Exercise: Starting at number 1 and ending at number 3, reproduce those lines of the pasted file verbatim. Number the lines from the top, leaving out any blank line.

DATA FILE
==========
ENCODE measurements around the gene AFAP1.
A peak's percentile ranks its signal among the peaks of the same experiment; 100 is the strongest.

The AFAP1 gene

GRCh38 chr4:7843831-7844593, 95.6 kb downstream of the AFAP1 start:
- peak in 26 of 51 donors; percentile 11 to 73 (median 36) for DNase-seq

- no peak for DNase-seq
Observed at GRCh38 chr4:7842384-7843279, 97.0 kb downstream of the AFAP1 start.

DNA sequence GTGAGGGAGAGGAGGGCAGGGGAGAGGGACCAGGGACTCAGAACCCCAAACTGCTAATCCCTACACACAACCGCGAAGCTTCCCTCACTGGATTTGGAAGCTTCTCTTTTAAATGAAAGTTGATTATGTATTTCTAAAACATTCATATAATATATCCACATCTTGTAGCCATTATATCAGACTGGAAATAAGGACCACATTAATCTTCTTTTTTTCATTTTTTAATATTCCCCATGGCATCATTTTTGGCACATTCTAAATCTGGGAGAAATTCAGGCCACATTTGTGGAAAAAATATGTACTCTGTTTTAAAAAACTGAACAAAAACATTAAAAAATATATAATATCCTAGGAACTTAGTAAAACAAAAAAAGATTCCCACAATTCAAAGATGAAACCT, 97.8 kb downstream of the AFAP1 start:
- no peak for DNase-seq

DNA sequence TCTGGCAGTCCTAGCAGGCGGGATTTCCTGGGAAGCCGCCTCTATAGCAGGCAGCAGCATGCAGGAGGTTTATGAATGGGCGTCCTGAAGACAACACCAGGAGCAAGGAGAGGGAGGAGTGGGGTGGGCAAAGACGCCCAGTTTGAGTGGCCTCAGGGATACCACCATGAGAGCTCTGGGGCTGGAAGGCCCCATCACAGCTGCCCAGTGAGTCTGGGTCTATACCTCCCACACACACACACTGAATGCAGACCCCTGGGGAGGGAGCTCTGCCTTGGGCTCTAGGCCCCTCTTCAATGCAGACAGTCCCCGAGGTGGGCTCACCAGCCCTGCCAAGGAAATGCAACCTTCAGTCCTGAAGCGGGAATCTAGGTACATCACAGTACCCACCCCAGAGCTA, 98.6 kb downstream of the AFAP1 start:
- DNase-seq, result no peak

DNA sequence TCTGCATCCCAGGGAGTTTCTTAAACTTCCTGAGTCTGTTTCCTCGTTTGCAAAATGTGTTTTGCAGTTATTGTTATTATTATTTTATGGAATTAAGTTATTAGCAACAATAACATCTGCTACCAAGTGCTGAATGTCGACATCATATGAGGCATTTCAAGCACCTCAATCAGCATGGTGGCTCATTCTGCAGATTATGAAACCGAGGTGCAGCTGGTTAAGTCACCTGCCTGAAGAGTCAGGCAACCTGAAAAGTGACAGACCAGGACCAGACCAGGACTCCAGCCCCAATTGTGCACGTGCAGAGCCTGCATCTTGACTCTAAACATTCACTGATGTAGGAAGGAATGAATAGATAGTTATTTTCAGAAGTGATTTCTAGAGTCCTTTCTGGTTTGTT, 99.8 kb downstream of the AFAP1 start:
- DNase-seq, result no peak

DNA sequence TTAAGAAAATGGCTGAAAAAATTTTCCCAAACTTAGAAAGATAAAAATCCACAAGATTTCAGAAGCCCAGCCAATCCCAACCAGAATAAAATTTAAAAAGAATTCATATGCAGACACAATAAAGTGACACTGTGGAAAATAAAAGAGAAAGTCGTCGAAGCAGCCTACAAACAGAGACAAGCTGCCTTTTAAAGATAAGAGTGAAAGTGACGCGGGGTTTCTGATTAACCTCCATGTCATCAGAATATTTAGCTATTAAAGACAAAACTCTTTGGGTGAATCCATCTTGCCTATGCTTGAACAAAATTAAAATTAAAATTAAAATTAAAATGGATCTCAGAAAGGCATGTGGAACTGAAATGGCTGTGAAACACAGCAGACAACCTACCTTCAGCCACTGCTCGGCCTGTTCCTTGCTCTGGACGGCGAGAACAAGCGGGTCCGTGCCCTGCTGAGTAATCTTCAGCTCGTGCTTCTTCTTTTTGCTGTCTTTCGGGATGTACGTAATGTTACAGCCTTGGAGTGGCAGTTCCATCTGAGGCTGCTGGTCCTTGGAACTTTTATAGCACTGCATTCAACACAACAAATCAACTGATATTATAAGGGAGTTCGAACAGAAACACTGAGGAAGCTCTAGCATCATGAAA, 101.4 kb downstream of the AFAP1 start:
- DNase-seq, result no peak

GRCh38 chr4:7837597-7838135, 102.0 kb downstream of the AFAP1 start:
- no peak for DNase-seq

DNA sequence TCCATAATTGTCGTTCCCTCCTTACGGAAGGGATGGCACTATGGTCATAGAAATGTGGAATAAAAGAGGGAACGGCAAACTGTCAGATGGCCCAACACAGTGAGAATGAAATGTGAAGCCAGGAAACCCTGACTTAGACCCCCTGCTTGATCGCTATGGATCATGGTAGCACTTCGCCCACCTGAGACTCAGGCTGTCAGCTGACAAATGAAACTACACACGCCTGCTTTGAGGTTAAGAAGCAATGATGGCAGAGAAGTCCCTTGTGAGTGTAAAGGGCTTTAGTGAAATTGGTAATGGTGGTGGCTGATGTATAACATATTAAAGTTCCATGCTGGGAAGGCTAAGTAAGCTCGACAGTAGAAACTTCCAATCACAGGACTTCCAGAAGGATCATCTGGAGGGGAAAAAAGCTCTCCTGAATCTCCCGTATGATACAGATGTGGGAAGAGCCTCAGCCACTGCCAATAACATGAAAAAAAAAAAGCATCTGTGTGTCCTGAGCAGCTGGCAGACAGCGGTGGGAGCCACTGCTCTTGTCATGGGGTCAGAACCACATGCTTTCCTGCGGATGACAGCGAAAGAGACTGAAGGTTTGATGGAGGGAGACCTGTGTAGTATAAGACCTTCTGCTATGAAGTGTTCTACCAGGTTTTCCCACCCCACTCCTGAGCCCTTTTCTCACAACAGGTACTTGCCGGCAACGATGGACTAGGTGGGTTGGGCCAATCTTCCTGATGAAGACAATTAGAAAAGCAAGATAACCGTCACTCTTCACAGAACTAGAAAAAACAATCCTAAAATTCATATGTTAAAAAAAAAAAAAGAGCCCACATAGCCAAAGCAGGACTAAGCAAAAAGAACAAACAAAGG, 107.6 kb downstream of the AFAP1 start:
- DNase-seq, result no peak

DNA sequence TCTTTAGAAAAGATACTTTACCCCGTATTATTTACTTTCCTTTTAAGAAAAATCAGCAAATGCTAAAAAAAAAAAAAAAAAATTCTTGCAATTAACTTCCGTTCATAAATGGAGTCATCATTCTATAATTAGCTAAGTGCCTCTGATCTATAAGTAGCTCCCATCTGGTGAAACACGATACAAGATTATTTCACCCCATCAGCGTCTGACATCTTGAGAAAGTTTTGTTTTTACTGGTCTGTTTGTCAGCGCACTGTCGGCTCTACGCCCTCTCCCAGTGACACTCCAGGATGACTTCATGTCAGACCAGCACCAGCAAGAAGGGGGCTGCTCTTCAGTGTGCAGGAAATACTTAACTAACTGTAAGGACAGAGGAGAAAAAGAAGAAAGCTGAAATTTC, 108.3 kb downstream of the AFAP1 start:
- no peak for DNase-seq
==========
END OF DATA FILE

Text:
ENCODE measurements around the gene AFAP1.
A peak's percentile ranks its signal among the peaks of the same experiment; 100 is the strongest.

The AFAP1 gene